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  • Barnes on Games- Stronghold in Review, Lots of other Siege Games

Barnes on Games- Stronghold in Review, Lots of other Siege Games

MB Updated
stronghold boardgame
There Will Be Games

"Ugluk! I said bring the 50ft ladder, not the 25!"

Weirdly, this week all I have to write about are siege games. Granted, three of them are VPG "States of Siege" titles, but one of them is Stronghold's new edition of, well, Stronghold. It's awesome. I think this is a tremendous game, and it has a lot of the same values that made Ignacy's later (and more successful) Robinson Crusoe so popular. Like that game, it is story heavy, highly mechanical design that is really quite complicated...and it also offers a one-of-a-kind narrative experience. It's fundamentally an asymmetrical wargame and it's harder to get to the table as a strictly two player (no multi, no solo) design, but it's a game that really rewards sticking it out through a crap rulebook and not one but two learning curves to get to the good stuff.

I can't speak extensively to the differences between first and second edition, because I had the first very briefly before I got frustrated with a) trying to sort out the rules, online FAQs, errata etc. and b) finding someone willing to do the same and play it with me. But this time around the rules are at least improved (and streamlined somewhat, cutting out some unnecessary fat like a 3-4 player option) and I had a friend that was familiar with the 1st edition sit down with me a couple of times to play through it. That made a big difference, and I didn't feel like it was a struggle to learn it this time.

There's really nothing else like it out there...the resource management is brilliant, the invader trades prep time to the defender and really kind of sets the tempo for the game. So the defender has to react to surges, lulls and enduring assaults. But the defender can split their attacks, focus on certain sections, buffet the walls with siege engines, rush in with sappers...there's so many options and so much that you can do.

It can feel a little mathy on the walls, but the stakes are literally do or die so those resolutions are extremely significant.

Five star review is at

Victory Point Games sent me the new version of Empires in America, and that sort of set off a "thing". First off, EiA is really good. I have not played a States of Siege game since Levee en Masse hit IOS, and man they have come a long way. The first ones- Soviet Dawn, Arab-Israeli Independence, etc.- were decent time-killers with some historical flavor and a little drama, but they weren't really great games. This one adds a lot of cool things like leaders with fluctuating reputation ratings, morale, fortress battles, a light development concept, action cards and some other things that give the player more to do than to keep rolling dice to push markers back. So far I've really enjoyed this one but I haven't beat it yet. When Wolfe and the gang shows up, it's all over. But if you get Montcalm, you have a HUGE advantage unless he gets hit with bad rolls or event cards that lock him down.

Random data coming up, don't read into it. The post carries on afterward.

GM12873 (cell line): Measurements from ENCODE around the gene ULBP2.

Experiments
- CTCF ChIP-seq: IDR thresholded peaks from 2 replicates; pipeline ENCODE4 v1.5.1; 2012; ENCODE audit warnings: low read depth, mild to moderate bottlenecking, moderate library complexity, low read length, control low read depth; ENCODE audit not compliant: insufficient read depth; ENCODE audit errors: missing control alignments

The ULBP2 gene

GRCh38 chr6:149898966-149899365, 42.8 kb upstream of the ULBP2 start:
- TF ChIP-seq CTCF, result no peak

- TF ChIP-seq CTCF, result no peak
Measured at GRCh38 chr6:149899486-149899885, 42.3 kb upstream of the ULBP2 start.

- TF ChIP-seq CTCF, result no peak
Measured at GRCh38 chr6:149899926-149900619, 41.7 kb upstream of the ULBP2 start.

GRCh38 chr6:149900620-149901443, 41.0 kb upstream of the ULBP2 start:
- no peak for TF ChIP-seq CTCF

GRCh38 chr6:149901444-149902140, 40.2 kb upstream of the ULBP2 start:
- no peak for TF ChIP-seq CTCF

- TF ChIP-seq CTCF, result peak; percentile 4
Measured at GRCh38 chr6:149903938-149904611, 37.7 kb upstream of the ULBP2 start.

So then I wound up getting the 2nd edition of Zulus on the Ramparts from Charlie. That one was probably the best of the "1st gen" States of Siege games. The newer version is really cool, in a small box with the updated VPG chits. I beat it the first game playing without options or advanced game cards, and then got destroyed when I added everything in. This one remains fun with lots of great historical flavor and some tough choices to make throughout.

And then Cruel Necessity was on St. Patrick's Day sale (because Ireland) so I grabbed a polybag of that one, as it is usually billed as the most complex of the lot. I've just played a few turns, but so far I think it is on its way to being declared the best of the series. It is by the same designer as Levee en Masse, so there are some similarities- political tracks and so forth. But there's definitely a lot more here.  Lots of die-rolling, but some fun pike-and-shot tactical battles. Looks like there are lots of options, lots of things that could happen to swing the game either way. It looks big and heavy, but it's not really that much  more than the other SoS games. So far, it feels more robust and wargamey than the others in the series.

Finally getting a hold of Baseball Highlights. Not a siege game.

There Will Be Games
Michael Barnes (He/Him)
Senior Board Game Reviews Editor

Sometime in the early 1980s, MichaelBarnes’ parents thought it would be a good idea to buy him a board game to keep him busy with some friends during one of those high-pressure, “free” timeshare vacations. It turned out to be a terrible idea, because the game was TSR’s Dungeon! - and the rest, as they say, is history. Michael has been involved with writing professionally about games since 2002, when he busked for store credit writing for Boulder Games’ newsletter. He has written for a number of international hobby gaming periodicals and popular Web sites. From 2004-2008, he was the co-owner of Atlanta Game Factory, a brick-and-mortar retail store. He is currently the co-founder of and as well as the Editor-in-Chief of Miniature Market’s Review Corner feature. He is married with two childen and when he’s not playing some kind of game he enjoys stockpiling trivial information about music, comics and film.

Articles by Michael

Michael Barnes
Senior Board Game Reviews Editor

Articles by Michael

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